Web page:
The mandated implementation of the ICD-10 code set will be dramatically more expensive for most physician practices than previously estimated, according to an updated cost study initiated by the American Medical Association (AMA) and conducted by Nachimson Advisors.
The 2014 study found that in some cases, the estimated ICD-10 implementation costs are nearly three times what had been predicted by a landmark 2008 study also produced by Nachimson Advisors.
The federal government requires the health care industry to transition to the ICD-10 code set for reporting diagnoses on all health care claims and other transactions as of Oct. 1, 2014. Implementing ICD-10 will result in a five-fold increase in diagnosis codes from the current 14,000 codes to a staggering 68,000 codes. It is a massive administrative and financial undertaking for physicians who are already overwhelmed by overlapping regulatory requirements and uncertainty in a rapidly changing health care landscape.
In the AMA’s continuing effort to urge Health and Human Services to make good on its commitment to improve the regulatory climate for physicians, the AMA recently sent a letter to Secretary Kathleen Sebelius asking her to again reconsider the ICD-10 mandate.
“The markedly higher implementation costs for ICD-10 place a crushing burden on physicians, straining vital resources needed to invest in new health care delivery models and well-developed technology that promotes care coordination with real value to patients,” says AMA President Ardis Dee Hoven, MD. “Continuing to compel physicians to adopt this new coding structure threatens to disrupt innovations by diverting resources away from areas that are expected to help lower costs and improve the quality of care.”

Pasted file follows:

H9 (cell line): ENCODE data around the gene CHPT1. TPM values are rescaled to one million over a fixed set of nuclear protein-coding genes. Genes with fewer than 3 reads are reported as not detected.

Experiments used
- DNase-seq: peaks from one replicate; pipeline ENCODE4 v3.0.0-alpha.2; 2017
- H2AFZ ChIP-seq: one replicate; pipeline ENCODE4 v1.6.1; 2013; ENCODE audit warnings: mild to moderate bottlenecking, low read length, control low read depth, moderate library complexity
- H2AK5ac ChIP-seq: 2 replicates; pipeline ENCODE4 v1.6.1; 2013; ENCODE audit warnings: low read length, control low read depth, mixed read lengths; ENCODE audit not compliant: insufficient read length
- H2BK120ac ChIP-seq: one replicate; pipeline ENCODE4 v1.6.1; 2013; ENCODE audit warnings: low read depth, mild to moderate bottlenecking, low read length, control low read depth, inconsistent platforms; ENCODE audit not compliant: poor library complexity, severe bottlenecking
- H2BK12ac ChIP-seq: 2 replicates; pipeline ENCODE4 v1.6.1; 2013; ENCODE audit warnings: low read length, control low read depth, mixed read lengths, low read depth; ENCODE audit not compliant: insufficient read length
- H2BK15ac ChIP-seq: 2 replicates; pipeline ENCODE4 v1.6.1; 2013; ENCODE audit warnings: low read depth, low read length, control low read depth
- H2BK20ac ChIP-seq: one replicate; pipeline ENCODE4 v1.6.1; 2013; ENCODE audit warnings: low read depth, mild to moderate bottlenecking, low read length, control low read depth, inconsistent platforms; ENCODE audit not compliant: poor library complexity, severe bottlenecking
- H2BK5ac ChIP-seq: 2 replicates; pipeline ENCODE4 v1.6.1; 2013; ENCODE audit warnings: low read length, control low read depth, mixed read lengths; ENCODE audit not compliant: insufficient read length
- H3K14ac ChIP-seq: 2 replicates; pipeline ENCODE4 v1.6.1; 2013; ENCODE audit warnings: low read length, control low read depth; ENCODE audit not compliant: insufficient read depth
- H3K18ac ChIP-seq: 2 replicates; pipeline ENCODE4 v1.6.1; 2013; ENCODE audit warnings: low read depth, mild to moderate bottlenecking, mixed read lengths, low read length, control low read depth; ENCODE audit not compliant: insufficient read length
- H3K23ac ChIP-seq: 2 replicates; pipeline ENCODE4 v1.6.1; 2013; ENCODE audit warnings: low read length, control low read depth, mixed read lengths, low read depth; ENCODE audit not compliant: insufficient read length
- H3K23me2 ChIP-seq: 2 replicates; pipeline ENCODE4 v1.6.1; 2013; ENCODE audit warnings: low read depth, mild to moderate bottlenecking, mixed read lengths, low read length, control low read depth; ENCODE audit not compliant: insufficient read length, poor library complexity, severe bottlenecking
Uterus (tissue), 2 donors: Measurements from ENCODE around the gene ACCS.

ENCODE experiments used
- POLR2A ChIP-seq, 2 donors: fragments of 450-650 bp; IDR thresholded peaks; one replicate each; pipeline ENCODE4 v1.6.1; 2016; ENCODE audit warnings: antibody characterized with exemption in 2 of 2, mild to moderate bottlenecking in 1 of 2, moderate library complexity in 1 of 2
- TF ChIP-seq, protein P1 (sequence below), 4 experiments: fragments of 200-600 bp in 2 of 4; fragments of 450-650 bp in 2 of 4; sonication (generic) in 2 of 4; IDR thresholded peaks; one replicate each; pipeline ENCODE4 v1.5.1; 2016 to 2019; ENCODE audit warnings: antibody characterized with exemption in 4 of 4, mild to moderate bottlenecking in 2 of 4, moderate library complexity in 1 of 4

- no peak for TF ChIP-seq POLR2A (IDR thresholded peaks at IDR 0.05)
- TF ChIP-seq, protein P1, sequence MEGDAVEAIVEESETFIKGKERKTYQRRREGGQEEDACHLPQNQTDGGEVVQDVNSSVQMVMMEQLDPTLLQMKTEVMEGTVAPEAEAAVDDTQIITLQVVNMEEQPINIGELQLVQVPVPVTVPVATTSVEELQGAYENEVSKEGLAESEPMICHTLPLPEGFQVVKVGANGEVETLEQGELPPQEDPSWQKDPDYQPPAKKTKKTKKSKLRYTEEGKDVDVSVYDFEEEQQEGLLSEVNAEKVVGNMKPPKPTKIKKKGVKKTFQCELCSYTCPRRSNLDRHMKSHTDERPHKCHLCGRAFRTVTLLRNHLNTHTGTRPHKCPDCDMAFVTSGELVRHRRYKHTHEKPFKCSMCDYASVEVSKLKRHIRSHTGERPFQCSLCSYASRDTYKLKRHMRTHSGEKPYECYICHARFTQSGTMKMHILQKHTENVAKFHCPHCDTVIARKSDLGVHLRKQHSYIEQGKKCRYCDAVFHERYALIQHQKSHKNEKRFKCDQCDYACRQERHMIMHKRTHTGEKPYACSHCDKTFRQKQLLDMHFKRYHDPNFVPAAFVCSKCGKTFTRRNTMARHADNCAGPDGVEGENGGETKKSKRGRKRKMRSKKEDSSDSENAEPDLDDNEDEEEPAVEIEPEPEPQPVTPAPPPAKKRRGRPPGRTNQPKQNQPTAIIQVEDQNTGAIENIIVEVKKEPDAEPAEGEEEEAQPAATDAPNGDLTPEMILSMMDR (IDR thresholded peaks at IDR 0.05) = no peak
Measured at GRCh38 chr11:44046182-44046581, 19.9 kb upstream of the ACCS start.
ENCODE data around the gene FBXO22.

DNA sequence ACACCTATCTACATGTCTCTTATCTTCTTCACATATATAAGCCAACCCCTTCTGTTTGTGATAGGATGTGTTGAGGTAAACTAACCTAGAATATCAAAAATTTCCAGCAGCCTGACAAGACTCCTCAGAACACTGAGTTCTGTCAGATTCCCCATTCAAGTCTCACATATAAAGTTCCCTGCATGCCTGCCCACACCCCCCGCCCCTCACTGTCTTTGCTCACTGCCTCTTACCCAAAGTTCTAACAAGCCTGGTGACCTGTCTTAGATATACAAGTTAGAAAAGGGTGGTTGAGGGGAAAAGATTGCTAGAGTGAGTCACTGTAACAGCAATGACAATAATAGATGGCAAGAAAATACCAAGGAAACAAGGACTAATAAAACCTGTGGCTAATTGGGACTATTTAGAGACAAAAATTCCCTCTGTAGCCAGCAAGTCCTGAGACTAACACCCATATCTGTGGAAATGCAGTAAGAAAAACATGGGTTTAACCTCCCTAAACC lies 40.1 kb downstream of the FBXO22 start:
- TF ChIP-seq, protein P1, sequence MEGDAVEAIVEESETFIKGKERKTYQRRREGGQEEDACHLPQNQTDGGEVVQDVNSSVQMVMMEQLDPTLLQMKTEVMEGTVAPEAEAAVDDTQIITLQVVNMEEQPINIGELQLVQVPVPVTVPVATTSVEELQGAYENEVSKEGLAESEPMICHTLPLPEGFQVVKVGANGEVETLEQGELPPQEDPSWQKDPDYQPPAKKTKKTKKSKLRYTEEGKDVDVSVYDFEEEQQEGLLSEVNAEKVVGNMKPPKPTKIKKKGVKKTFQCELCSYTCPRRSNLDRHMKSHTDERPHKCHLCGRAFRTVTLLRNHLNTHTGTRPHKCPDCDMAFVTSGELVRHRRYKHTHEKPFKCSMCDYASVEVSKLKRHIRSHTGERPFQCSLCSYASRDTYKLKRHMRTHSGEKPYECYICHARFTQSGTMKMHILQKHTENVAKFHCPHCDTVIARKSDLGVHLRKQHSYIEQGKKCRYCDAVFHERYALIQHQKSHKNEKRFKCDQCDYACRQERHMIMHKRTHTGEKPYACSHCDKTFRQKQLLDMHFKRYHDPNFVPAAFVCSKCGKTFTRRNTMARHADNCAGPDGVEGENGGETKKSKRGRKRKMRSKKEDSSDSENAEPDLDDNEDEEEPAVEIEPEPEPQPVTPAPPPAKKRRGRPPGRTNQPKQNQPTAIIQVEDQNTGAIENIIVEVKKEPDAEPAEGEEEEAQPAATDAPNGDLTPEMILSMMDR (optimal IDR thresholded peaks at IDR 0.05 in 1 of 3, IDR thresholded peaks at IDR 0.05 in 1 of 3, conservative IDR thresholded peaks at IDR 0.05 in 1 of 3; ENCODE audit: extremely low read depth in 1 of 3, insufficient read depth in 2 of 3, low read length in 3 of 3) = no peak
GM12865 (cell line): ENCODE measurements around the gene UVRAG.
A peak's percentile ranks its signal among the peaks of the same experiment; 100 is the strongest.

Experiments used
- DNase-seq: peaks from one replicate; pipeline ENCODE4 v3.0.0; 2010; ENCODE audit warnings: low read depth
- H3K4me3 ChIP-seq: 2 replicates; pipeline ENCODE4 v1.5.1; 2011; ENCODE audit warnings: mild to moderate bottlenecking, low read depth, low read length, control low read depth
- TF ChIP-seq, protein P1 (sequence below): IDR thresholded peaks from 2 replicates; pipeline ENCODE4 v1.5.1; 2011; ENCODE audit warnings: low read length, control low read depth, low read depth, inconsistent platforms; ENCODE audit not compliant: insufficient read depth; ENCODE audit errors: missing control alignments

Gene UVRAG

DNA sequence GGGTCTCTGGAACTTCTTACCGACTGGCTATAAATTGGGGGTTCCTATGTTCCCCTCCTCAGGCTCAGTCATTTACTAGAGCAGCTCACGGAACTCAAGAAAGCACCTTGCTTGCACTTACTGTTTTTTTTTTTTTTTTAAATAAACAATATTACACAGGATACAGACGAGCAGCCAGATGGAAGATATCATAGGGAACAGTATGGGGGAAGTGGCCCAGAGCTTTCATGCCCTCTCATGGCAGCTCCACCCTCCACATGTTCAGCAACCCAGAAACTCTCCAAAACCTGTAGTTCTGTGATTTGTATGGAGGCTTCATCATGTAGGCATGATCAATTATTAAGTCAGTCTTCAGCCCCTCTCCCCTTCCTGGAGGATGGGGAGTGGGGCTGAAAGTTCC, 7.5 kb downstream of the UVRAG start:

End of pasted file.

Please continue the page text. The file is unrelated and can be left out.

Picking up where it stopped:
In 2008 the predicted cost to implement ICD-10 ranged from $83,290 for a small practice, $285,195 for a medium practice, and $2,728,780 for a large practice. Based on new information, the 2014 study found the cost ranges for each practice size based on variable factors such as specialty, vendor, and software are $56,639 to $226,105 for a small practice, $213,364 to $824,735 for a medium practice, and $2,017,151 to $8,018,364 for a large practice.
Two-thirds of physician practices are projected to fall into the upper range of current cost estimates that are considerably higher than the 2008 estimates. These practices are expected to incur major costs associated with software upgrades to accommodate the transition to ICD-10.
In addition to software upgrades, the total costs include the expense of training, practice assessments, testing, payment disruptions, and productivity loss for physicians.
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The 2014 estimates include much higher figures due in part to significant postimplementation costs, including the need for testing and the potential risk of payment disruption. The Centers for Medicare & Medicaid Services has estimated that claims denial rates could increase 100% to 200% in the early stages of coding with ICD-10.
Costs are not the only challenge facing physicians in implementing ICD-10. Data show that software vendor readiness for the new code set is significantly lagging. Few practices have therefore been able to conduct appropriate testing or implement workflow changes to ensure the new codes are working as intended.
The AMA will continue to convey the significant financial and administrative burden that the ICD-10 mandate places on physicians to policymakers in Washington.
Source: American Medical Association